Being a parent is already a full-time job. But when your child has special needs, it’s more like overtime on steroids every single day. If you continue to work yourself until your face is blue, you’re not going to have much left to give when it comes to what your child needs. Parents with special needs children are at higher risk of developing a mental illness like depression. In order to avoid these mental health issues that could compromise the way you care for your child, you’re going to need to learn how to avoid caregiver’s burnout.
What Is Burnout?
Caregiver’s burnout is when the person who is taking care of the individual with needs is exhausted mentally, physically, and emotionally. Unfortunately, this is something that is very common in parents who have children with special needs. Considering the stress that parents are already under, having a child that needs extra care takes that extra toll on you.
Symptoms Of Burn Out
- A wide range of emotions throughout the day
- Catching illnesses easily or feeling sick often
- Feeling fatigued and run down no matter how much you sleep
- Becoming socially isolated by always canceling plans or going out of your way to avoid being around people
- You have no hobbies because you feel you have no time or energy
- You neglect self-care
- Have problems sleeping
- Easily overwhelmed
- Having negative thoughts about your child or your situation
Tips to Avoid Burnout
Ask for Help
This is something that a lot of us can do more of. We don’t want to be a bother, we don’t want to bug anyone with our problems, but we need to. You know how they say it takes a village to raise a child? How many villages do you think it takes to help with a special needs child? You can’t do this alone. If you are married, just the two of you won't cut it either. Ask family members to come to babysit or watch the kids while you get work done around the house. You don’t need to be going at this alone. If you don’t have family that can help and you can’t afford to hire a temporary caregiver, you can seek out free support groups and talk to other parents and learn how they manage.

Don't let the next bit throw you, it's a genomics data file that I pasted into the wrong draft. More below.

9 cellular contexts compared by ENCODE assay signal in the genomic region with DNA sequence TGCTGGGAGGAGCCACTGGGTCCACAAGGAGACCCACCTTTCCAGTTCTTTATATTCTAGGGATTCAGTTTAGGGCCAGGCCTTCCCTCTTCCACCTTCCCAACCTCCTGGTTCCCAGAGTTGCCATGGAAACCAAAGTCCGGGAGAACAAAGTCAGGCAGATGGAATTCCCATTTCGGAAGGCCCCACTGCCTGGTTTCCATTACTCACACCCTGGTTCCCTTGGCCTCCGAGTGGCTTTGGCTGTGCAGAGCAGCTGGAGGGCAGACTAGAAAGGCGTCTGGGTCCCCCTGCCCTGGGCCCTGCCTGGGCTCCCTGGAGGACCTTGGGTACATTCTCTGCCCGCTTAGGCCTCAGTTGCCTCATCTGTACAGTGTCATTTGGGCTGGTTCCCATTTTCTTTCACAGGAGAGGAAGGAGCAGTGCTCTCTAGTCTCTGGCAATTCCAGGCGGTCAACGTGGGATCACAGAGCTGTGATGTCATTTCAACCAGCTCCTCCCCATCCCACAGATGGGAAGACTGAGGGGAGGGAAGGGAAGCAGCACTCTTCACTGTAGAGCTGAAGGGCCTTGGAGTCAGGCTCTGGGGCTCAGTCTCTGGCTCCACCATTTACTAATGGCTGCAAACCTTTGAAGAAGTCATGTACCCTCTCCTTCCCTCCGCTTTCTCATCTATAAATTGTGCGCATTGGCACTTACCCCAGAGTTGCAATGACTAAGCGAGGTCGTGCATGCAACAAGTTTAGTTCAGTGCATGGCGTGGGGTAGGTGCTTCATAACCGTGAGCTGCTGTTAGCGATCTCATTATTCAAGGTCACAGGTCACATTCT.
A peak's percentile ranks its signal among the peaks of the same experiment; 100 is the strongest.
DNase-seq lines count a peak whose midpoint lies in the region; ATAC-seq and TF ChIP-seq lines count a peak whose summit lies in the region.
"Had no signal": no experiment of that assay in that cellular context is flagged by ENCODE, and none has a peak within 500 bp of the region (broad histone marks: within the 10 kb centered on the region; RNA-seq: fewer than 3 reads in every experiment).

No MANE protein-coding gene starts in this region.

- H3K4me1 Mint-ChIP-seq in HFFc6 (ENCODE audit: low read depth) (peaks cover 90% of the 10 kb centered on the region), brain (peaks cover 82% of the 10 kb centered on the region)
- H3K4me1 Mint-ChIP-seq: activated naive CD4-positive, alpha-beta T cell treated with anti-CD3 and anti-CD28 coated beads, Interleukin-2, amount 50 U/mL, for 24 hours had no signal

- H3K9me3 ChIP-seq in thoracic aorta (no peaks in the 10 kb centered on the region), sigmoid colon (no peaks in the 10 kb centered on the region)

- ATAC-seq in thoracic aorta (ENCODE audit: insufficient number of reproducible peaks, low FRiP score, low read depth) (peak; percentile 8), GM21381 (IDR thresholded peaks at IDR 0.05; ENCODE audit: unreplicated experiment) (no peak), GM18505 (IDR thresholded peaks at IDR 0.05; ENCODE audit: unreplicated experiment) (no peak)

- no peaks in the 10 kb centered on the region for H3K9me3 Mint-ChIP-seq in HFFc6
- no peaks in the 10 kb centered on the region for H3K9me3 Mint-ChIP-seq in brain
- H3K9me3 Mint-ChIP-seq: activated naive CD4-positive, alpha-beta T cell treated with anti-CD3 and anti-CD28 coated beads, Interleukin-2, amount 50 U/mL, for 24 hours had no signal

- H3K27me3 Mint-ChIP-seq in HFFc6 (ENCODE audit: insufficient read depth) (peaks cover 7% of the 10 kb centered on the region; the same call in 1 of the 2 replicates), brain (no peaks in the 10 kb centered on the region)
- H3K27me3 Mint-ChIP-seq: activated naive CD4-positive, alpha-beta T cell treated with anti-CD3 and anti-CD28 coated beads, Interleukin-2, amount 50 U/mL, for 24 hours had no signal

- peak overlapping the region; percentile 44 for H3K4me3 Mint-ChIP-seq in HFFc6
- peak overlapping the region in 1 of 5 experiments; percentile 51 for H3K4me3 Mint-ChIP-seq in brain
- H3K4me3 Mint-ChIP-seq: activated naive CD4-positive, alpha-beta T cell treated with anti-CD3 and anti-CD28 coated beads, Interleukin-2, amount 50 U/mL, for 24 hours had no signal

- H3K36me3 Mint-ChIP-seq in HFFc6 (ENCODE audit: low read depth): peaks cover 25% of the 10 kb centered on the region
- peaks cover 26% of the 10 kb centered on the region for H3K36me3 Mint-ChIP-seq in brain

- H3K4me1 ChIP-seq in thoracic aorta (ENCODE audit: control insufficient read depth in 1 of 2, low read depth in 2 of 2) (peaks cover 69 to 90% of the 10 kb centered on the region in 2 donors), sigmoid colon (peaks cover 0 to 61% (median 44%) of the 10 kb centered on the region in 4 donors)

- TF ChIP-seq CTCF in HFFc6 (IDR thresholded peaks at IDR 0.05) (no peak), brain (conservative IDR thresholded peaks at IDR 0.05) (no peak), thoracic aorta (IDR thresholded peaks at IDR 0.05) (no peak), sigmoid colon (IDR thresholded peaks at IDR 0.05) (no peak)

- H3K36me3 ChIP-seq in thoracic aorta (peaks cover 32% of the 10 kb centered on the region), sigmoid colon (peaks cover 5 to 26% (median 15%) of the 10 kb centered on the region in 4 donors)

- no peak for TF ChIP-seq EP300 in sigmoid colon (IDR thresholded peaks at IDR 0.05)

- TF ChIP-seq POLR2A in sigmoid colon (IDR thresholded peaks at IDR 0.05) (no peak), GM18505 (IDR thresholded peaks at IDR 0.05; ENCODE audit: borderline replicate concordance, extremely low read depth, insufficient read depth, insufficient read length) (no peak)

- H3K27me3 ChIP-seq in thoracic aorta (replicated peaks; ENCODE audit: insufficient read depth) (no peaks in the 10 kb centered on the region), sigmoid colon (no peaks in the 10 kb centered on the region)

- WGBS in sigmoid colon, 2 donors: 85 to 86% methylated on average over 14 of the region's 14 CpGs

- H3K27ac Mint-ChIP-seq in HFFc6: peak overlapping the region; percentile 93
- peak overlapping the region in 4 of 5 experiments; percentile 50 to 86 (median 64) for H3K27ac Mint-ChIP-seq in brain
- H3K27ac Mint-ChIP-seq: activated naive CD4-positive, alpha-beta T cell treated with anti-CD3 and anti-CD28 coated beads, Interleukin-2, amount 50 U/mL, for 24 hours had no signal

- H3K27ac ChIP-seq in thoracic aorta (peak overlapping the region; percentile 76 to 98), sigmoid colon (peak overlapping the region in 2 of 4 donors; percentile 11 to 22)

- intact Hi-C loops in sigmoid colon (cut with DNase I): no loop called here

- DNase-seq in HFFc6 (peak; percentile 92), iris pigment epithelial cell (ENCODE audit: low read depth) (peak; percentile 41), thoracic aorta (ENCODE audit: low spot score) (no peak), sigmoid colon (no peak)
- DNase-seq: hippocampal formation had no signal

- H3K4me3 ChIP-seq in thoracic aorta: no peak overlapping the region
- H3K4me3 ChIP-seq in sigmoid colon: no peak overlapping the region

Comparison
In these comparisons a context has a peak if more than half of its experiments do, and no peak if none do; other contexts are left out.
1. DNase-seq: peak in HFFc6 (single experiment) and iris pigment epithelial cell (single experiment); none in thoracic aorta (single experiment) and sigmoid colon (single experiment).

“You Time” Is Important
You make sure that your child is fed, dressed, clean, and satisfied. If they are bored, you find a way to keep them entertained. If they are tired, you put them to bed. But what about you? If you let your self-care slip, you won't be at 100% when taking care of your child. Give yourself time to soak in the tub with a good book and good smelling candles. Go shopping for something that no one but you would enjoy or benefit from. Go see a movie by yourself with no popcorn spills or ten-bathroom breaks. “You time” is important.
When you have a child with a disability, people are going to stare. People might say things that hurt your feelings or do things that make you upset, and you are going to have to learn how to deal with it. You don’t have to sit idly by while a grown adult makes fun of your child, you are just going to have to learn not to let it take a toll on you while you deal with the problem. You can’t let other people determine how you feel because an upset parent can sometimes make their children upset, too.
Do you have a child with special needs? What are some ways that you avoid burnout? Leave your tips in the comment section below!